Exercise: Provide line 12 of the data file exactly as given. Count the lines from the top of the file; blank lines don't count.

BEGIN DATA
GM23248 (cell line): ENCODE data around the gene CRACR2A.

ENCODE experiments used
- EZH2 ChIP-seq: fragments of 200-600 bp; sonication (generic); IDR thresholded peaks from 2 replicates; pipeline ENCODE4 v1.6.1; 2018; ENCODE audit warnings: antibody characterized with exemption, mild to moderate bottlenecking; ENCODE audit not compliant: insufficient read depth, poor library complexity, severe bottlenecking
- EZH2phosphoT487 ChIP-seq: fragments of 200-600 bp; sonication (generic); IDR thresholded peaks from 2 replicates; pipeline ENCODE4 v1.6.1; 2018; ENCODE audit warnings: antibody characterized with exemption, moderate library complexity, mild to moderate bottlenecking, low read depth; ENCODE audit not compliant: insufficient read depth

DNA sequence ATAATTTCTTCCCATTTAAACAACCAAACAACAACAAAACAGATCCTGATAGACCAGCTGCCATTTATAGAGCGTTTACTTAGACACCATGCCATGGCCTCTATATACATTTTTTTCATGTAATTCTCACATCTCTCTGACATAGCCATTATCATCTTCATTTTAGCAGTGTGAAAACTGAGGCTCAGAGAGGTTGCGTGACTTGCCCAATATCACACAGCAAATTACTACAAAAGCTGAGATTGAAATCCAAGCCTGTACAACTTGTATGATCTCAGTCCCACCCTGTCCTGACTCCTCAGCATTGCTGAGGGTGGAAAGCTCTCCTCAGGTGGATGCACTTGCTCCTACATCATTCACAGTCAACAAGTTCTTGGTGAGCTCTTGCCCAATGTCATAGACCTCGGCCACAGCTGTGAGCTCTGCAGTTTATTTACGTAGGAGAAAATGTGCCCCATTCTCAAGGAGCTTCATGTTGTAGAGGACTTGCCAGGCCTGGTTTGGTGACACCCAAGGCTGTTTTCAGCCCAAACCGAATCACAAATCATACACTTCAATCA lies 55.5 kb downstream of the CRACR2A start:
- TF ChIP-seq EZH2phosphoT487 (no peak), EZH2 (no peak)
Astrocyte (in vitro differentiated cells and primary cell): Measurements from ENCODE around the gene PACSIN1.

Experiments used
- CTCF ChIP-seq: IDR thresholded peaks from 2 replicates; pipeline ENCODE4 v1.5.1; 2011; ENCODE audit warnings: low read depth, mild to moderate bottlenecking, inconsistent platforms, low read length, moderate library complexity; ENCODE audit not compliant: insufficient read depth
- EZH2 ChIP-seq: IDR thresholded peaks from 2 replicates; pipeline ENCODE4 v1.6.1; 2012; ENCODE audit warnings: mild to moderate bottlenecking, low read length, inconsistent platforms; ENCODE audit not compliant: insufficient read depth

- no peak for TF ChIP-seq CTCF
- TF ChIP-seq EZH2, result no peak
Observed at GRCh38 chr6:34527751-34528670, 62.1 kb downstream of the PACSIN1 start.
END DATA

- TF ChIP-seq EZH2, result no peak